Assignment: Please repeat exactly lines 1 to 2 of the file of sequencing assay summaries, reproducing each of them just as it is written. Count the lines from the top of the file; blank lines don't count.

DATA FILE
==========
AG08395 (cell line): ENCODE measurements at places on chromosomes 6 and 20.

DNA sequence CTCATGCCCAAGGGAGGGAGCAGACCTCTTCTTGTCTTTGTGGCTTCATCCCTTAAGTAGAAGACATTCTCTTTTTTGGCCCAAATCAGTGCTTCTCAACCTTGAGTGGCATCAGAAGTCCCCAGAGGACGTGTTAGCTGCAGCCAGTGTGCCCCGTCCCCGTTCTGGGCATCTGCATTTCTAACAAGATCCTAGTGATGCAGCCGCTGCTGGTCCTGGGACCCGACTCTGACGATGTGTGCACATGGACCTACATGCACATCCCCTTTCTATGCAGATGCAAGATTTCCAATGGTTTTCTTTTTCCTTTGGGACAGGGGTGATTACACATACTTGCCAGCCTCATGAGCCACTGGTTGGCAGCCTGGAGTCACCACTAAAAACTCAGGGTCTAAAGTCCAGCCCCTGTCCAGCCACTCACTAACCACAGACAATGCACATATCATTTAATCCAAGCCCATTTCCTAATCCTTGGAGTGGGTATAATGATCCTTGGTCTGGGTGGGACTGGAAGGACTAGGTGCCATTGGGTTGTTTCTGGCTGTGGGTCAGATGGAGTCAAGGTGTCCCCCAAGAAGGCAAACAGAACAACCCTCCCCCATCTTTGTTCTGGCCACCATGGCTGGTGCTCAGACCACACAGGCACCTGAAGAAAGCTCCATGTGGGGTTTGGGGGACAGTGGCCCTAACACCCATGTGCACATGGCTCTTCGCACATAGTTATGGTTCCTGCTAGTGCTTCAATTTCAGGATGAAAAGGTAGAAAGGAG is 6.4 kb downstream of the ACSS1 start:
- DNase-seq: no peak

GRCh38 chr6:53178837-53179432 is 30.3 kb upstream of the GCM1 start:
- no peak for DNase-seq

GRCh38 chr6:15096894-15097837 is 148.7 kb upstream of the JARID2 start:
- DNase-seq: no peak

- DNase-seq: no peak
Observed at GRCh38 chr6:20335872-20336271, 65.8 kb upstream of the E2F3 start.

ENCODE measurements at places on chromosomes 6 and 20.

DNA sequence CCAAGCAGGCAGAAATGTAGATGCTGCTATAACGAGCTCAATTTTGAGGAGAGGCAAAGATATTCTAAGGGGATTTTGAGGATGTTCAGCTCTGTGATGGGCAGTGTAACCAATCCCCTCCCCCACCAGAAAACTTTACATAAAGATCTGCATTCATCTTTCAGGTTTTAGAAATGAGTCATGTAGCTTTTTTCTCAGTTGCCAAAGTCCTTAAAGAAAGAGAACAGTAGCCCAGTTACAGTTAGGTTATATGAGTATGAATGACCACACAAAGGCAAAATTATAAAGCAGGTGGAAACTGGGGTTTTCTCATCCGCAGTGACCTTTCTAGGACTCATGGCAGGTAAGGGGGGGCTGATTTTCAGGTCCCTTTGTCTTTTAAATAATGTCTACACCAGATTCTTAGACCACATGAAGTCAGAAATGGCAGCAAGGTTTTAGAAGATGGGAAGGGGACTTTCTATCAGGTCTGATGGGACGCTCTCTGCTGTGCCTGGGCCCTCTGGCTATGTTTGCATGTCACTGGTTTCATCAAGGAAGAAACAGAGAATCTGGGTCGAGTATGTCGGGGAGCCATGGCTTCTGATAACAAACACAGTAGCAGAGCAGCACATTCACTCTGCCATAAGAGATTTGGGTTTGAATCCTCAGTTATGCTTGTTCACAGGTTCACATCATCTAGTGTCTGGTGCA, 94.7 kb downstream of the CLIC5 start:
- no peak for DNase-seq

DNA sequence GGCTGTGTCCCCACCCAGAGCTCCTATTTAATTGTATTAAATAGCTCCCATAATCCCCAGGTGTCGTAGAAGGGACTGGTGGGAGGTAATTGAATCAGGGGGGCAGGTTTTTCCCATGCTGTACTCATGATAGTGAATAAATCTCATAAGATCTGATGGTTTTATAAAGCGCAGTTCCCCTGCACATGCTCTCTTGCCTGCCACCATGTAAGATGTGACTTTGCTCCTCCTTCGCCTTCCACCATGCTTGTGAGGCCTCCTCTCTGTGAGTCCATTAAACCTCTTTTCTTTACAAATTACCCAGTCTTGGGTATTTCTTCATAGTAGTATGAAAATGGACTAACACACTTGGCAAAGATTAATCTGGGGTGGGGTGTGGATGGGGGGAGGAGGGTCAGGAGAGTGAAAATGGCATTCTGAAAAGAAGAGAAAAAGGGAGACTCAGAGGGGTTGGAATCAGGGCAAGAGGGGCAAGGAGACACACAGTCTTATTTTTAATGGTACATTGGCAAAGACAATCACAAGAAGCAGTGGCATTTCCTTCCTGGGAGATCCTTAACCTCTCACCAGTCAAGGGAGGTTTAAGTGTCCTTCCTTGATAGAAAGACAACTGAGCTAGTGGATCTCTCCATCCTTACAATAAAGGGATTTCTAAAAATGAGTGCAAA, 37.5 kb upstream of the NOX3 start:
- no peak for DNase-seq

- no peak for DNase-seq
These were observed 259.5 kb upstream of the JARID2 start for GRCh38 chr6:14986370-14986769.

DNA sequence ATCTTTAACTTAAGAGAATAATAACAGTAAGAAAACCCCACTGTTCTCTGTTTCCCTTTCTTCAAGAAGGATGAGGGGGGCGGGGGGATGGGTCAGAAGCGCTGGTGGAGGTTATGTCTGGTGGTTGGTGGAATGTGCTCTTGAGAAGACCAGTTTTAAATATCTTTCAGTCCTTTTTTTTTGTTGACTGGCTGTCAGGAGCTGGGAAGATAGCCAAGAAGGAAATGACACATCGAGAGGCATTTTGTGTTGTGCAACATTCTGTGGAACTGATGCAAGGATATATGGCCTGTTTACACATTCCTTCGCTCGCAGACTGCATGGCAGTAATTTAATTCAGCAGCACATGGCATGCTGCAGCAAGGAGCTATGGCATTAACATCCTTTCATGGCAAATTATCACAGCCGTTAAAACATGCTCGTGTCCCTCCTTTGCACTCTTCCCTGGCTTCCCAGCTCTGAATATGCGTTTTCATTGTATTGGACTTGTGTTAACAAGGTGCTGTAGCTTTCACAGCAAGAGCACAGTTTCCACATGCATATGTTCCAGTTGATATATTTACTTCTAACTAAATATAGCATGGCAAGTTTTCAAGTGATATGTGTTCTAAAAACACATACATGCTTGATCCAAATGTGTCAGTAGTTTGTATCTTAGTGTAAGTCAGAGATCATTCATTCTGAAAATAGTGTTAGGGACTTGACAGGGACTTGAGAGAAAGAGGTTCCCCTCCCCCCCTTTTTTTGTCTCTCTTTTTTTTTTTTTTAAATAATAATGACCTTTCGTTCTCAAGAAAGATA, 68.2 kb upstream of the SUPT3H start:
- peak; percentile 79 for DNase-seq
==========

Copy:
AG08395 (cell line): ENCODE measurements at places on chromosomes 6 and 20.

DNA sequence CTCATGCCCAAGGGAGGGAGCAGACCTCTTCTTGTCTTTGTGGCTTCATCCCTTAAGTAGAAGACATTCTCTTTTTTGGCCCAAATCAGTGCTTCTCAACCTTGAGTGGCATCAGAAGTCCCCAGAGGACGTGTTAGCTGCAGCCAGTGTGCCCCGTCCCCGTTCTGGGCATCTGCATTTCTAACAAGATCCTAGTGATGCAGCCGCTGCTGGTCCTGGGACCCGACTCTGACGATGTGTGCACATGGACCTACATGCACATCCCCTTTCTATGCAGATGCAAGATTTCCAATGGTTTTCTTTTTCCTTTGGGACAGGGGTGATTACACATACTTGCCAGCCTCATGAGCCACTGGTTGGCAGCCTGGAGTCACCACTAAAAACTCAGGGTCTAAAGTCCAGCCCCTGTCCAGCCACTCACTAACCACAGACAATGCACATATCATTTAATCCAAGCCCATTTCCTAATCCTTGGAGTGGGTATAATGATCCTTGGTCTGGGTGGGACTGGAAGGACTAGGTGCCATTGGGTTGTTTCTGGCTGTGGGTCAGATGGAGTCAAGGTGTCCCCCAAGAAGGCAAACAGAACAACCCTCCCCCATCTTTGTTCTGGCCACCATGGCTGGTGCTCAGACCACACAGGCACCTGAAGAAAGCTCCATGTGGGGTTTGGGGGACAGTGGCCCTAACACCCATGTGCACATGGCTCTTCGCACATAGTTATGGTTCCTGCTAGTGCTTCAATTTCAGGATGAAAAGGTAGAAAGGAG is 6.4 kb downstream of the ACSS1 start: